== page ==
After 17 years, Eric Schmidt stepped down in Jan. 2018 as executive chairman of Google's parent company, Alphabet; he will now be a technical advisor. Shortly after stepping down, the Massachusetts Institute of Technology announced that Schmidt would be joining as a visiting innovation fellow. Schmidt was Google's CEO from 2001 to 2011; prior to that he had stints as CEO of Novell and chief technology officer at Sun Microsystems.
Schmidt grew up in Blacksburg, Virginia, where his father was a professor of economics at Virginia Tech. He entered Princeton University as an architecture student but changed his major to electrical engineering before graduating in 1976. He then studied computer science (M.S., 1979; Ph.D., 1982) at the University of California, Berkeley.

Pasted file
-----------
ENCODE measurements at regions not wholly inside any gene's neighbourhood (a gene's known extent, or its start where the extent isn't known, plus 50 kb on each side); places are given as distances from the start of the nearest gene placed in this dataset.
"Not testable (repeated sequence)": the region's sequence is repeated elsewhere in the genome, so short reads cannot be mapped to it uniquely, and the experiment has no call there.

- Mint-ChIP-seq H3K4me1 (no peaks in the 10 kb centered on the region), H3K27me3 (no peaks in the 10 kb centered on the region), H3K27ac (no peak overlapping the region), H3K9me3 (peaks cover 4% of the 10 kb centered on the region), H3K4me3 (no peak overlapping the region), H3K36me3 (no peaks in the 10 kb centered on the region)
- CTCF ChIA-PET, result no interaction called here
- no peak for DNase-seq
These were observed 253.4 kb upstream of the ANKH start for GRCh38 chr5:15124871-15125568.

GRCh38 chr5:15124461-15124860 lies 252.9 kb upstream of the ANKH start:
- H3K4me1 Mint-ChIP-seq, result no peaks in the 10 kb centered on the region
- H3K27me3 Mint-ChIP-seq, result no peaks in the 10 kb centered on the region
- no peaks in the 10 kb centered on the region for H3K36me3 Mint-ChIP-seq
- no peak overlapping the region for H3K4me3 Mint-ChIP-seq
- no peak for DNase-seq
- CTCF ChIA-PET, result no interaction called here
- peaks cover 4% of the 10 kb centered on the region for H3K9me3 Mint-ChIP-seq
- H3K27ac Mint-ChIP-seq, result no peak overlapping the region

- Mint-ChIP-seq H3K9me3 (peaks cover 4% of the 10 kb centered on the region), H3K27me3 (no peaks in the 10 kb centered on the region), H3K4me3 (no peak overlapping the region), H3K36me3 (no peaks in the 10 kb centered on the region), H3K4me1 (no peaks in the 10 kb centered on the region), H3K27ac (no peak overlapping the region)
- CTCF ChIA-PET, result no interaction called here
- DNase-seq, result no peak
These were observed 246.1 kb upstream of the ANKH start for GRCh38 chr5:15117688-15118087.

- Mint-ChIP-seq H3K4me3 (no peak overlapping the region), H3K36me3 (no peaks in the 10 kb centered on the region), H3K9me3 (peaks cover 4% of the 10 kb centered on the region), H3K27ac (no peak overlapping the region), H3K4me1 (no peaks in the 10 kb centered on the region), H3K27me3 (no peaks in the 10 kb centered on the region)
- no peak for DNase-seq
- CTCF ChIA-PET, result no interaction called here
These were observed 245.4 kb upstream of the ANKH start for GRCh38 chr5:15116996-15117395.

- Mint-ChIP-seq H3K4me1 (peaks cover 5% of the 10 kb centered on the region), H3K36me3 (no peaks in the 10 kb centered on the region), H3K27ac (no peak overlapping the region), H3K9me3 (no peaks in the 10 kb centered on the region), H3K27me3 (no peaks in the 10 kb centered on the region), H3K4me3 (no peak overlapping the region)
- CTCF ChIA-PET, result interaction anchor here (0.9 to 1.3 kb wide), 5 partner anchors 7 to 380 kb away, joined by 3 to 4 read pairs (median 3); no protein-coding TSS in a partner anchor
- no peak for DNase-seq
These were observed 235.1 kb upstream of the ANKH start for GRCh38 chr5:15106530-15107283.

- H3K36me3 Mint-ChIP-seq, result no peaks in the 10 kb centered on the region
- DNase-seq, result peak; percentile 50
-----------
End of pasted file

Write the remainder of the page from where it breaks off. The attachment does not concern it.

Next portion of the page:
From 1979 to 1983 Schmidt worked for the Xerox Corporation at its Xerox PARC installation in Palo Alto, California. He became a software manager at Sun Microsystems in 1983, only one year after the founding of the company. In 1985 he was promoted to vice president of Sun’s software products division, and in 1988 he became vice president of the Sun general systems group. In 1991 Sun Microsystems was reorganized, and Schmidt was made president of one of its offshoots, Sun Technology Enterprises. In 1994 he returned to Sun Microsystems as chief technology officer. At Sun he was involved in the development of the Java programming language, and he enthusiastically promoted its use in his capacity as a company executive. In 1997 Schmidt left Sun to become chairman and CEO of Novell, Inc.